Until rights holders take aim at pay tv as their primary competitor and commit to efficient and reasonably priced digital content delivery they will never win this battle. The second that they offer a comprehensive subscription package that allows unlimited viewing of all content, they'll start raking in more money than ever before. I don't know a single person who downloads that wouldn't be willing to pay $50 a month for guaranteed access to any and all content. If you converted half the estimated downloaders worldwide, you're making billions per month.

      I pay $30/mth for newsgroups so I can watch my favourite TV shows in a timely manner. The crazy thing is that these companies are happy to promote their shows globally (e.g. on Facebook) and engage with their audience globally but when it comes to delivery, they only act locally.. and not just in terms of broadcast but also in terms of DVD/Blu-ray media.. it's all region locked and takes months, sometimes years, to be released in some regions.

      If I'm already paying $30/mth for consistency.. I'd definitely continue to pay $30/mth for the same consistency direct from the networks (collectively).

        You're paying $30 a month? Dude, why? I get mine for $10.

          I am on Giganews Diamond. Unlimited downloads, free VPN, free online cloud storage etc etc I travel to China annually so having a VPN is useful for that if not everything else that multiple VPN locations allows.. *wink wink*. They have VPN locations in UK, France, Germany, Hong Kong, USA (x2) and some other place I forget now..

          Happy to pay for stuff if it's good/consistent.

            Ahhhh, I didn't know they had the VPN... I'm paying around $26 at the moment for my online stuff but that includes unlimited Usenet, Spotify and VPN.

      +1
      I'm paying $20/month for my Spotify subscription. It's all I've ever asked for in music, and I haven't pirated any music since signing up 2 months ago. I don't think I'll pirate anything anytime soon either. Would happily pay for a similar service for tv shows and movies. Until then, pirating just seems like the only reasonable option.

        Why $20? I have their top plan and it's only $10...

    Just watch them online using rapidshare and megavideo

    Surely just switch to an ISP that hasn't signed up to the proposal.

    Would be simpler to just un-regionlock everything and provide streaming services to the entire world at the same time. Same content, same price. It's not going to eliminate all piracy, obviously.. but there are a lot of us who would gladly pay for a subscription-based streaming service if it was done right and we had access to the same shows that are available to everyone at the same time.

    The paper also argues that offering more effective and timely legal access to movies, music and TV online will ultimately be more effective than suing the pants off everyone, which is hard to argue with.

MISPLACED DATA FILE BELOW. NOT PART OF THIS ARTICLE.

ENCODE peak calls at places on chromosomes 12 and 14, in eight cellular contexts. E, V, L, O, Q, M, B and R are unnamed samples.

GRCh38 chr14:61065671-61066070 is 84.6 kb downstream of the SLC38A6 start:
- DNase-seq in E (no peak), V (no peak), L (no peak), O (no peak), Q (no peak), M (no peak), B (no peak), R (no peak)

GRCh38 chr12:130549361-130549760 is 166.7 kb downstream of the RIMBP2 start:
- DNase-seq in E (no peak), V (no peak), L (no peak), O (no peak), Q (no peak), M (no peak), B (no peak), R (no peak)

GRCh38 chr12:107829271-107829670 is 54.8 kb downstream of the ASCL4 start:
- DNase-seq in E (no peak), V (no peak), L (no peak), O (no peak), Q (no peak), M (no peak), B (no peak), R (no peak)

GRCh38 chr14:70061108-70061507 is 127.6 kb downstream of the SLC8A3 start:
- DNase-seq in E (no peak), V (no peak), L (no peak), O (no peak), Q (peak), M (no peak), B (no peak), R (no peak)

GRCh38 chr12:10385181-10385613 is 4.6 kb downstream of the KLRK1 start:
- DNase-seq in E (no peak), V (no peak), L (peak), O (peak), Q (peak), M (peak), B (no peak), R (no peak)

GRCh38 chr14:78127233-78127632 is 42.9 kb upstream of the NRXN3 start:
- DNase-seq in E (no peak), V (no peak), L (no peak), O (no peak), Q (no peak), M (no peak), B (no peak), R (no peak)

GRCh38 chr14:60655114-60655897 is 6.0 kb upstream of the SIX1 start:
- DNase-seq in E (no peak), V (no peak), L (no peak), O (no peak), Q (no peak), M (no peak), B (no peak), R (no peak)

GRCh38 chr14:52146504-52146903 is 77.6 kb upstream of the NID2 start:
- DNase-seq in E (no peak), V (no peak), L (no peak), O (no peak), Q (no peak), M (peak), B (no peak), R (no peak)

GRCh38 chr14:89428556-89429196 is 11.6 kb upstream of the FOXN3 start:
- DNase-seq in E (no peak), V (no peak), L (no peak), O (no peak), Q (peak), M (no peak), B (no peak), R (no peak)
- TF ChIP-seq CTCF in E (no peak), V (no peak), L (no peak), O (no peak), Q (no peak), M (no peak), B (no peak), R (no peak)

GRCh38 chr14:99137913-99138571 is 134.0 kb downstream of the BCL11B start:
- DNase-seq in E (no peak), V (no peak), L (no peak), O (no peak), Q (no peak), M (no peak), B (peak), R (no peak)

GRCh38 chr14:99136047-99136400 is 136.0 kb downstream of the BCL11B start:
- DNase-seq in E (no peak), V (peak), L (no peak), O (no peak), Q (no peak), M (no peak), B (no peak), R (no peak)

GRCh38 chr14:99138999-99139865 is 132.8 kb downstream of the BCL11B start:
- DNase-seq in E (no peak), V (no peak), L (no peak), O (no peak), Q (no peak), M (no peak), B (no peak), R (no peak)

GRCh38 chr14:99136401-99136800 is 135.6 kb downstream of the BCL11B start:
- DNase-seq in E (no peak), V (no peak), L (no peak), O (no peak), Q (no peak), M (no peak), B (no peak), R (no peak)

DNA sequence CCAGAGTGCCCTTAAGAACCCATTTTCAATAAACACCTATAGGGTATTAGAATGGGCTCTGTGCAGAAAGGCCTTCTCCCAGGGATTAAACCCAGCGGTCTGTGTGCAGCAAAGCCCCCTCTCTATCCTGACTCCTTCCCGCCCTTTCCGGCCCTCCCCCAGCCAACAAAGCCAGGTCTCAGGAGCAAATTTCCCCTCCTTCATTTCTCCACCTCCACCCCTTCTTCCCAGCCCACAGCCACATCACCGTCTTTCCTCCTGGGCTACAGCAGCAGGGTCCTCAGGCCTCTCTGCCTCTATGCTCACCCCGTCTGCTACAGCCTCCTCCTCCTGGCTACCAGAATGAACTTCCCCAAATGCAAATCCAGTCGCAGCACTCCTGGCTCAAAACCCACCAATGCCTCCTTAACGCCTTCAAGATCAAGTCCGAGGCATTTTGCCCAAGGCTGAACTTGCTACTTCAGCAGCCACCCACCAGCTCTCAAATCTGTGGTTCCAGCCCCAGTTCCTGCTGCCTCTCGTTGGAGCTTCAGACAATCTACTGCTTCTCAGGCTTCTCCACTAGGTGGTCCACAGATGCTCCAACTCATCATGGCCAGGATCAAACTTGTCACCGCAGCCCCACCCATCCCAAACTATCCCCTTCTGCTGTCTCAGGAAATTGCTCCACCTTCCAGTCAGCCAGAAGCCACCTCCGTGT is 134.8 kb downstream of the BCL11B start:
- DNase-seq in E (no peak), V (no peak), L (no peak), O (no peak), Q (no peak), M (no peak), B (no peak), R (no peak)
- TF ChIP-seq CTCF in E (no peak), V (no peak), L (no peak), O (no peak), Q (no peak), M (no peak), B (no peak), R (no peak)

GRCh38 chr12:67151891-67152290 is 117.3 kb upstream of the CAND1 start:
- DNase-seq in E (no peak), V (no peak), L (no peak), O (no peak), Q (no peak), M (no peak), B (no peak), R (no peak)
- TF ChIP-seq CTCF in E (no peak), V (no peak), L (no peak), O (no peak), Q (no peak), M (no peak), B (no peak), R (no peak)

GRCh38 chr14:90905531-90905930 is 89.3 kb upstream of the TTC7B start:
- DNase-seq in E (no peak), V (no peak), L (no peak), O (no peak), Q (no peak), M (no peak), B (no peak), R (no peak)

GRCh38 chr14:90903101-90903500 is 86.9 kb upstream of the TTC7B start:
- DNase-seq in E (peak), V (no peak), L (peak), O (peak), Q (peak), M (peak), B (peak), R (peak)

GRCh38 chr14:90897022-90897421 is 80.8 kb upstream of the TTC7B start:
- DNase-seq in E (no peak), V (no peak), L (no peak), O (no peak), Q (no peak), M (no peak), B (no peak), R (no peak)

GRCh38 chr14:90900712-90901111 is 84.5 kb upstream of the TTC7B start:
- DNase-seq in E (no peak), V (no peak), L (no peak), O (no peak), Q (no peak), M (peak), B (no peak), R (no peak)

This is the most sensible part of the whole conversation! It would also help if the TV stations actually finished a series whilst it was running and actually ran the shows on time too!

    2nd last para holds the key.

    "The paper also argues that offering more effective and timely legal access to movies, music and TV online will ultimately be more effective than suing the pants off everyone, which is hard to argue with."

    Definitely the best case - if it were possible to see for free, or even buy cheaply, video that is at least as prompt and as good quality as what pirates are offering, I suspect most people would be jump on such a legal service.

    But as long as content owners insist on a business model that delays shows, or only offers streaming options, and doesn't support the major portable video formats, people will continue to pirate because it's more convenient.

    I recently bought a track at bandcamp.com using a "you choose the price" system for about $0.70 because that's what I thought the song, on its own, was worth. I got in in FLAC (available in everything from MP3 to ALAC) and was listening within 3 minutes of deciding I wanted the song. This was after hearing it on unlicensed YouTube videos (i.e., "pirating" the song).

    I'm happy to pay for stuff I like.

      (in case you're wondering, www.youtube.com/watch?v=GXwNhXmM8f4 )

      FUSION CORE DANCE YEAH!! :--p

    If i could stream from something like netflix (even with ads) in oz with current content, unmetered and at a reasonable price i would not be tempted to pirate. I know this because i used to live in the states and was not tempted to pirate as i had a cheap unlimited connection. Old heads at media outlets are trying to protect outdated business models which doesn't make sense. ie, Tivo in the US did not kill advertising revenues, pandora did not kill radio, netflix did not kill- wait it killed blockbuster, because they didn't adapt and beat netflix to the punch.
    I view the media outlets in oz as kind of like nokia and symbian, too little, too late and the resistance will cost them big time in the long run as others beat them to the punch.
    Most people i know that torrent only figured out how to use BT because they couldn't get what they wanted, if they could have they probably would even know it existed.